An operator positioned a pole, holding the horn of a giant stethoscope, to pick up the drone of Zeppelin engines 20 miles away.  The other end of the pole would point toward the source of the sound (red arrow).  The operator could even track the invisible airship across the dark sky.  Clever!



This low this morning was nine degrees.  The forecast for tomorrow morning calls for a wind chill of five below.  But I won't be experiencing those temperatures.  I've resolved to stay inside my apartment, where I won't have to do a thing to remain comfortable night and day.

That's because the robots are on the job.  Namely, the little round device on my wall is instructing the gas furnace to maintain the living room at a constant 73°.

Kevin Flatley tweets, “When people complain too much about Frst World problems, I like to remind them of how fortunate they are to have a thermostat.  It may sound strange, but think of the luxury of making your home the exact temperature you want, compared to just a few decades ago.”

“A few” decades ago?  It was seven decades ago that my family rented this house on Hoskins Road east of Richwood, Ohio.  That's my father waving from the front walk, in more clement weather than today.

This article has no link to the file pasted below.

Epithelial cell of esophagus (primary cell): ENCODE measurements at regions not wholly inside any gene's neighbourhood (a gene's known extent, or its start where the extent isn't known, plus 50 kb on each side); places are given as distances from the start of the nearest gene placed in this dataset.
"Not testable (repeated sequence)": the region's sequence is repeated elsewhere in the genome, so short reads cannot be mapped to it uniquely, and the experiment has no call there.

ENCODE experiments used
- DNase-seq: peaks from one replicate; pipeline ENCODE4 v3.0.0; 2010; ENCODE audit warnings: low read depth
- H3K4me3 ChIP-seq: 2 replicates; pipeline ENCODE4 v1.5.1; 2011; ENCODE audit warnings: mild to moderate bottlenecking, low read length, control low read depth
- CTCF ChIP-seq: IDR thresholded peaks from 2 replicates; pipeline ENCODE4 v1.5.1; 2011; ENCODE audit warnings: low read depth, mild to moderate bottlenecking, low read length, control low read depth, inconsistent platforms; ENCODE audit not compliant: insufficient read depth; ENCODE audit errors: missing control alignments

Our Craftsman-style home apparently was built in 1912.  It lacked modern amenities like insulation and storm windows.

Notice the brick chimney.  It wasn't for a fireplace, because we didn't have one.  No thermostat, either.  The chimney was for the coal furnace in the basement, which occasionally needed to be resupplied.   A driver would back his truck into our driveway, open the basement window, lower a chute (depicted here by a red arrow), and dump chunks of coal onto the basement floor.

On the main floor, a large grate set into the carpet allowed heated air to rise.  Looking down through the grate, we could sometimes observe the top of the furnace glowing red-hot.  That glow warmed the living and dining rooms, plus the nearby kichen and bathroom and guest bedroom for my grandmother.

My parents and I, telling each other it was “a good night for sleeping,” would retire to the otherwise unheated bedrooms on the upper floor and huddle under the quilts and blankets.  We had to make do with whatever warm air rose through this staircase.  (That is I at the organ.)